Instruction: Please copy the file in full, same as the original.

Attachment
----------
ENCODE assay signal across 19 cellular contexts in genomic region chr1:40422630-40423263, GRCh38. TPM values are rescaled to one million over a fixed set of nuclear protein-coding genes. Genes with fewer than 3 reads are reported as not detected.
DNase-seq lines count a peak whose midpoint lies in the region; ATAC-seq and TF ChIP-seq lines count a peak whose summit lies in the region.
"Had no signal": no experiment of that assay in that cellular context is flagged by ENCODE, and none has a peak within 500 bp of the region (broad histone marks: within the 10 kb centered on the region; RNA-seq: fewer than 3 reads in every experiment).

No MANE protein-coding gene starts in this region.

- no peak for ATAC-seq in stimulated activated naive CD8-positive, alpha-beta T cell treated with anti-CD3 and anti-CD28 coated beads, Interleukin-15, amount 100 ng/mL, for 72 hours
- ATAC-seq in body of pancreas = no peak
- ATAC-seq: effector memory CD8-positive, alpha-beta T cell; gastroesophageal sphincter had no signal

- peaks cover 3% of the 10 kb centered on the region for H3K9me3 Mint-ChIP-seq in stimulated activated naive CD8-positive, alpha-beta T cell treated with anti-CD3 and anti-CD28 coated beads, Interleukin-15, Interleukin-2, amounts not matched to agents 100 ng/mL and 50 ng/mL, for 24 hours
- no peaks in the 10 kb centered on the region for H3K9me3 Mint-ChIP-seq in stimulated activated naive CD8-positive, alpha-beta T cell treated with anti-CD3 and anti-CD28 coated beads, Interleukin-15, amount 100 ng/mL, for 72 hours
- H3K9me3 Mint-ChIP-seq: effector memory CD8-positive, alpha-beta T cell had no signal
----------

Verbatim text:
ENCODE assay signal across 19 cellular contexts in genomic region chr1:40422630-40423263, GRCh38. TPM values are rescaled to one million over a fixed set of nuclear protein-coding genes. Genes with fewer than 3 reads are reported as not detected.
DNase-seq lines count a peak whose midpoint lies in the region; ATAC-seq and TF ChIP-seq lines count a peak whose summit lies in the region.
"Had no signal": no experiment of that assay in that cellular context is flagged by ENCODE, and none has a peak within 500 bp of the region (broad histone marks: within the 10 kb centered on the region; RNA-seq: fewer than 3 reads in every experiment).

No MANE protein-coding gene starts in this region.

- no peak for ATAC-seq in stimulated activated naive CD8-positive, alpha-beta T cell treated with anti-CD3 and anti-CD28 coated beads, Interleukin-15, amount 100 ng/mL, for 72 hours
- ATAC-seq in body of pancreas = no peak
- ATAC-seq: effector memory CD8-positive, alpha-beta T cell; gastroesophageal sphincter had no signal

- peaks cover 3% of the 10 kb centered on the region for H3K9me3 Mint-ChIP-seq in stimulated activated naive CD8-positive, alpha-beta T cell treated with anti-CD3 and anti-CD28 coated beads, Interleukin-15, Interleukin-2, amounts not matched to agents 100 ng/mL and 50 ng/mL, for 24 hours
- no peaks in the 10 kb centered on the region for H3K9me3 Mint-ChIP-seq in stimulated activated naive CD8-positive, alpha-beta T cell treated with anti-CD3 and anti-CD28 coated beads, Interleukin-15, amount 100 ng/mL, for 72 hours
- H3K9me3 Mint-ChIP-seq: effector memory CD8-positive, alpha-beta T cell had no signal